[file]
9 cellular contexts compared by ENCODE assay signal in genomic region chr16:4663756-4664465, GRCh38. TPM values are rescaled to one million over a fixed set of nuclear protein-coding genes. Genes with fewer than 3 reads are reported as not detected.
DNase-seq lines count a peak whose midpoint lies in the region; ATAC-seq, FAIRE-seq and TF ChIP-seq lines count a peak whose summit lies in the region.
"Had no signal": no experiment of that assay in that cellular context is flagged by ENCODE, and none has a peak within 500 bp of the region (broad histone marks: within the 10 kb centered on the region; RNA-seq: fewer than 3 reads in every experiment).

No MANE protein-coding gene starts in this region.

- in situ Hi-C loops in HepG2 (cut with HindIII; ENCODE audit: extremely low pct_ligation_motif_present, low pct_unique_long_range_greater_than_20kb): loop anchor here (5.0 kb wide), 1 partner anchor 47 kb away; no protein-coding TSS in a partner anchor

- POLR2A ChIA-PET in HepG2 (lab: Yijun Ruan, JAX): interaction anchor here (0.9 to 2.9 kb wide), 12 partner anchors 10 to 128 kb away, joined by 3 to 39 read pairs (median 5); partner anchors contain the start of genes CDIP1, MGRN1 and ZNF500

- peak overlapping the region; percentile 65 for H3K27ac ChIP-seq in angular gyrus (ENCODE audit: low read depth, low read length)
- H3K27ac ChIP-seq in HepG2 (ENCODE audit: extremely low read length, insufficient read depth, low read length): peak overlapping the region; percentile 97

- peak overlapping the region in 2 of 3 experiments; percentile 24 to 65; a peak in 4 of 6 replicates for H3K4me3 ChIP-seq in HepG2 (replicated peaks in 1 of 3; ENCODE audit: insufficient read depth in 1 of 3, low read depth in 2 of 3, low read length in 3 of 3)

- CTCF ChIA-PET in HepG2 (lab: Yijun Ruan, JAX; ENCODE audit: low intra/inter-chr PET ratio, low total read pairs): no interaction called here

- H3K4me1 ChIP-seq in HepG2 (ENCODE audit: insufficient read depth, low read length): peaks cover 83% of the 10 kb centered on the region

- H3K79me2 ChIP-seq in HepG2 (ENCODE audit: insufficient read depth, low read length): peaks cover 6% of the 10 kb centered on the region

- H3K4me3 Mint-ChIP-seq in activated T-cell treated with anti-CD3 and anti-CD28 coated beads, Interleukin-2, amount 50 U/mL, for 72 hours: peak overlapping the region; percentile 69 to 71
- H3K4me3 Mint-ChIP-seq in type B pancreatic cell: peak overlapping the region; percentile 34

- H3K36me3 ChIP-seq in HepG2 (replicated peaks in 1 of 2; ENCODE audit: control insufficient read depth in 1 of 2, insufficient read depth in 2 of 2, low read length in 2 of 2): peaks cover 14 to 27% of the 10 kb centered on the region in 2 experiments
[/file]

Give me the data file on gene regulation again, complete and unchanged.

9 cellular contexts compared by ENCODE assay signal in genomic region chr16:4663756-4664465, GRCh38. TPM values are rescaled to one million over a fixed set of nuclear protein-coding genes. Genes with fewer than 3 reads are reported as not detected.
DNase-seq lines count a peak whose midpoint lies in the region; ATAC-seq, FAIRE-seq and TF ChIP-seq lines count a peak whose summit lies in the region.
"Had no signal": no experiment of that assay in that cellular context is flagged by ENCODE, and none has a peak within 500 bp of the region (broad histone marks: within the 10 kb centered on the region; RNA-seq: fewer than 3 reads in every experiment).

No MANE protein-coding gene starts in this region.

- in situ Hi-C loops in HepG2 (cut with HindIII; ENCODE audit: extremely low pct_ligation_motif_present, low pct_unique_long_range_greater_than_20kb): loop anchor here (5.0 kb wide), 1 partner anchor 47 kb away; no protein-coding TSS in a partner anchor

- POLR2A ChIA-PET in HepG2 (lab: Yijun Ruan, JAX): interaction anchor here (0.9 to 2.9 kb wide), 12 partner anchors 10 to 128 kb away, joined by 3 to 39 read pairs (median 5); partner anchors contain the start of genes CDIP1, MGRN1 and ZNF500

- peak overlapping the region; percentile 65 for H3K27ac ChIP-seq in angular gyrus (ENCODE audit: low read depth, low read length)
- H3K27ac ChIP-seq in HepG2 (ENCODE audit: extremely low read length, insufficient read depth, low read length): peak overlapping the region; percentile 97

- peak overlapping the region in 2 of 3 experiments; percentile 24 to 65; a peak in 4 of 6 replicates for H3K4me3 ChIP-seq in HepG2 (replicated peaks in 1 of 3; ENCODE audit: insufficient read depth in 1 of 3, low read depth in 2 of 3, low read length in 3 of 3)

- CTCF ChIA-PET in HepG2 (lab: Yijun Ruan, JAX; ENCODE audit: low intra/inter-chr PET ratio, low total read pairs): no interaction called here

- H3K4me1 ChIP-seq in HepG2 (ENCODE audit: insufficient read depth, low read length): peaks cover 83% of the 10 kb centered on the region

- H3K79me2 ChIP-seq in HepG2 (ENCODE audit: insufficient read depth, low read length): peaks cover 6% of the 10 kb centered on the region

- H3K4me3 Mint-ChIP-seq in activated T-cell treated with anti-CD3 and anti-CD28 coated beads, Interleukin-2, amount 50 U/mL, for 72 hours: peak overlapping the region; percentile 69 to 71
- H3K4me3 Mint-ChIP-seq in type B pancreatic cell: peak overlapping the region; percentile 34

- H3K36me3 ChIP-seq in HepG2 (replicated peaks in 1 of 2; ENCODE audit: control insufficient read depth in 1 of 2, insufficient read depth in 2 of 2, low read length in 2 of 2): peaks cover 14 to 27% of the 10 kb centered on the region in 2 experiments